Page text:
Proposed Additional Sensitivity Factor for Residual Tranche of All Asset-Backed Securities
This proposes setting the additional sensitivity factor to 0.10 for residual tranches. The interested parties representing PE-owned insurers said increasing the factor may shift or increase risk and it is counter-intuitive. The working group’s Chair said the RBC is supposed to identify weakly capitalized insurance companies, and sometimes they make decisions that sacrifice simplicity.
Life-Risk Based Capital Working Group
The Life-Risk Based Capital Working Group of the NAIC held a virtual meeting on April 14, 2023. The following updates pertain to investment accounting.
Revisions to CM6 and CM7 Mortgage RBC Factors and Formula on LR004 Schedule B Mortgages and LR009 Schedule BA Mortgages
This item eliminates the calculation worksheets for non-performing loans; going forward they will use the same RBC calculation formula as performing mortgages. The proposal also reduces RBC factors from 18% to 11% for CM6 mortgages and from 23% to 13% for CM7 mortgages with effective date of December 31, 2023. The goal is to align the RBC factors for CM6 and CM7 non-performing commercial and farm mortgages with the RBC factors for Schedule A and Schedule BA Real Estate Investments.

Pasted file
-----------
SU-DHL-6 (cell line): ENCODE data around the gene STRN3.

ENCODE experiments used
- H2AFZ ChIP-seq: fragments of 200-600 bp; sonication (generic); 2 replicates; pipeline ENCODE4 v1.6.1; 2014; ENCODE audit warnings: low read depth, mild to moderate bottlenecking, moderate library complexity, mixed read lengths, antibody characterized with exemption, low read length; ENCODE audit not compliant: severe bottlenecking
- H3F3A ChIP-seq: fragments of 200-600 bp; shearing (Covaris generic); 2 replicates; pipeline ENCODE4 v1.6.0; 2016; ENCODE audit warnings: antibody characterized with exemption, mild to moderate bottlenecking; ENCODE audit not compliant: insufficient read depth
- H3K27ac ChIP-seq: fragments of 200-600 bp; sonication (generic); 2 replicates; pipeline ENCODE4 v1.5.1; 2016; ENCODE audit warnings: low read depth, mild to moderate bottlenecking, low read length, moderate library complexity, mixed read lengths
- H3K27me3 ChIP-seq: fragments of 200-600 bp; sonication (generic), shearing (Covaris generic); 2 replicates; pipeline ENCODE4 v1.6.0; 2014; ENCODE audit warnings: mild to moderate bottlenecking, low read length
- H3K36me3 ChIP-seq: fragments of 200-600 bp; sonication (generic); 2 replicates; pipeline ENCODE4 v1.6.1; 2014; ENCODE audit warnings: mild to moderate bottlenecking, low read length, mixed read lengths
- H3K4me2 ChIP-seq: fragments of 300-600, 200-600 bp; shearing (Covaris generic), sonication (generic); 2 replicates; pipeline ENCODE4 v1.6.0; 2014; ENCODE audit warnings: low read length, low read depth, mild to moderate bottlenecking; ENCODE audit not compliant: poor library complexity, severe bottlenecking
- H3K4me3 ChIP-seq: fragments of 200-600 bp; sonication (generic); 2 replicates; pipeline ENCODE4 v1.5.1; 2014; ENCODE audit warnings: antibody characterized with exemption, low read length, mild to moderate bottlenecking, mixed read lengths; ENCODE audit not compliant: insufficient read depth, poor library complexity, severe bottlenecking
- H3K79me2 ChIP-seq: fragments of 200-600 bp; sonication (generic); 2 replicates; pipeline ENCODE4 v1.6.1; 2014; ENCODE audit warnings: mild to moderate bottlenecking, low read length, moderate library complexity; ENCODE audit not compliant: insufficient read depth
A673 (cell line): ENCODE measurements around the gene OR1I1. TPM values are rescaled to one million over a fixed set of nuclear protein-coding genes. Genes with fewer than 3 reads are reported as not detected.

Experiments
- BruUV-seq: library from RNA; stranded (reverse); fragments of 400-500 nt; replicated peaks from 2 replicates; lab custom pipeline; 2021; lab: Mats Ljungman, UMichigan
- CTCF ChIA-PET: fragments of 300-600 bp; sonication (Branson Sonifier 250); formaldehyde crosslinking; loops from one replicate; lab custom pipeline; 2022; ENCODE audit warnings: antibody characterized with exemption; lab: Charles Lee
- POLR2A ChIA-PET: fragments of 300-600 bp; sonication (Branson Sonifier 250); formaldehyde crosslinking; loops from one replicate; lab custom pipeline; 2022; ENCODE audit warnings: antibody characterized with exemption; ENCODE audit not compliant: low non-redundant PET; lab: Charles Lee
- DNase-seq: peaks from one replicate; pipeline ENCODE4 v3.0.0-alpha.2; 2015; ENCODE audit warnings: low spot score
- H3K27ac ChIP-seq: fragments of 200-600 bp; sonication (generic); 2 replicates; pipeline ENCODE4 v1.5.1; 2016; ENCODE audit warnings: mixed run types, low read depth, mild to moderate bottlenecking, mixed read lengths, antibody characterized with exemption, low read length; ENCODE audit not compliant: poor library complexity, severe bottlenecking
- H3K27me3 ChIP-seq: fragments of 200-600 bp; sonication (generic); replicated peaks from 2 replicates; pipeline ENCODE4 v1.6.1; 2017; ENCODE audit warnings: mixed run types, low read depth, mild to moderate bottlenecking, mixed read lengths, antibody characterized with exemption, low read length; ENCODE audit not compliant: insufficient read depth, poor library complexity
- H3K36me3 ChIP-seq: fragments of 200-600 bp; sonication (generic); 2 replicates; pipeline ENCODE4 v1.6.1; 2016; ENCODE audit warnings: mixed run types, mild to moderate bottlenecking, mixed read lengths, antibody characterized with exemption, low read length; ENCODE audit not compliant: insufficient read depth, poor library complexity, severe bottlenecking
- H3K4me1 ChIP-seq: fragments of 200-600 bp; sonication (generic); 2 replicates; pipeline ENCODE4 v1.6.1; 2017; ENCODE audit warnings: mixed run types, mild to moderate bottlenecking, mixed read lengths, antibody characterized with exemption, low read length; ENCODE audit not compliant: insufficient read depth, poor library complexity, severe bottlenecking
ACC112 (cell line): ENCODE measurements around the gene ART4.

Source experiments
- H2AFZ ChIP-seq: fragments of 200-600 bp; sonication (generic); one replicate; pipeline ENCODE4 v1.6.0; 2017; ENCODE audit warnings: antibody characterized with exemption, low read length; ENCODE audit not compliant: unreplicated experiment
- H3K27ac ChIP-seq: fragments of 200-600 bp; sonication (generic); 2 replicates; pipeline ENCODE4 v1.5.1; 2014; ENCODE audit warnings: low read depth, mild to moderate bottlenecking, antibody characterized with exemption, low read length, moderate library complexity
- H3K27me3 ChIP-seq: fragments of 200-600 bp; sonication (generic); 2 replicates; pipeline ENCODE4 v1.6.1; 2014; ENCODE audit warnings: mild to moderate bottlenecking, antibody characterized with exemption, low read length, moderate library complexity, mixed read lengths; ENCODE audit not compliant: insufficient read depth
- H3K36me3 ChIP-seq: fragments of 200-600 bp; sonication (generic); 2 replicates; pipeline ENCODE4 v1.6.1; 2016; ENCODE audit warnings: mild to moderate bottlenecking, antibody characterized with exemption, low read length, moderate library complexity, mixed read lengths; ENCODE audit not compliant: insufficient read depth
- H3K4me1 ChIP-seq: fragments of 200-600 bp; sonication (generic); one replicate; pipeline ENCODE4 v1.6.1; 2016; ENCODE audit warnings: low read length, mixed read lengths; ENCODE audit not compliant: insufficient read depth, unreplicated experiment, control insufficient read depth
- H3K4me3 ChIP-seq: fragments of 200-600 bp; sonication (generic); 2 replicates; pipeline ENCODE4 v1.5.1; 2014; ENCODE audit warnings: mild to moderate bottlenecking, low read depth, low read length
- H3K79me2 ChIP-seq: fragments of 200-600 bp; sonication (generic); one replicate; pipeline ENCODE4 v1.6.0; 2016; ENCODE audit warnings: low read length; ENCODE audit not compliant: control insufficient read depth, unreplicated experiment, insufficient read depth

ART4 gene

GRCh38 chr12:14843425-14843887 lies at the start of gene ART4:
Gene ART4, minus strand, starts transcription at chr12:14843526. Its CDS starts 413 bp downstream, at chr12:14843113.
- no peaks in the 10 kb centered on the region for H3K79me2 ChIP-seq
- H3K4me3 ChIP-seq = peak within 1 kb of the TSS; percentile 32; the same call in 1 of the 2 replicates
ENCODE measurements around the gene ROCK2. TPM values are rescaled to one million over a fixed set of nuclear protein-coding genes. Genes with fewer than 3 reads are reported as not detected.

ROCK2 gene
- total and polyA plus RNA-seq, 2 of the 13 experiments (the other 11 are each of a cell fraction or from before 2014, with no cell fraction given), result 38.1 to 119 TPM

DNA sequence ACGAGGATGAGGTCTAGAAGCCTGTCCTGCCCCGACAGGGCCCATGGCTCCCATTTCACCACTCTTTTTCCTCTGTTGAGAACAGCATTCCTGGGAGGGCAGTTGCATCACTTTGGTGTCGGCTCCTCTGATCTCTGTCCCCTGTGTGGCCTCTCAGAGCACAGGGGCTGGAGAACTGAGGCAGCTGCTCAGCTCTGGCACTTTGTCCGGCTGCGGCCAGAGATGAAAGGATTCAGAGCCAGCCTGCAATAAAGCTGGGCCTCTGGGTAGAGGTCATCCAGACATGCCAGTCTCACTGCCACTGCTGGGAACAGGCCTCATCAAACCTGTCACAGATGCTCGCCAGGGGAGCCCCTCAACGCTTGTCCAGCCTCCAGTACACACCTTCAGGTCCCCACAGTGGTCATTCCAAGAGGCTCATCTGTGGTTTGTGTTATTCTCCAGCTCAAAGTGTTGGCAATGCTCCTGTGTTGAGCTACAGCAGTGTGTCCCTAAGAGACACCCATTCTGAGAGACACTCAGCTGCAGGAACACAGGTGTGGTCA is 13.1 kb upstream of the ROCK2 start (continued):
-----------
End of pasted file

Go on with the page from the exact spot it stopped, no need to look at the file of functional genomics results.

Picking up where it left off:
The VOSTF adopted the following change via eVote on April 21, 2023.
It adds the changes to the SVO P&P Manual, Part Two paragraph 135 to allow the SVO to remove a financial institution from the list of QUSFI once the institution is closed by and/or placed in receivership or conservatorship, or notice is given of such action by their primary regulator(s). The reasons for this change are the recent bank incidents, in which both Silicon Valley Bank and Signature Bank were not downgraded below the minimum permitted ratings of BBB-/Baa3 prior to receivership, and the most recent financial statements did not reflect sufficient financial weaknesses to warrant adding those financial institutions to the QUSFI Watch List.
The QUSFI list indicates the financial institutions eligible to issue letters of credit pursuant to NAIC Credit for Reinsurance Model Law#785. The letter of credit can be used to reduce the insurer’s liability.
The VOST will have their next meeting on May 15, 2023.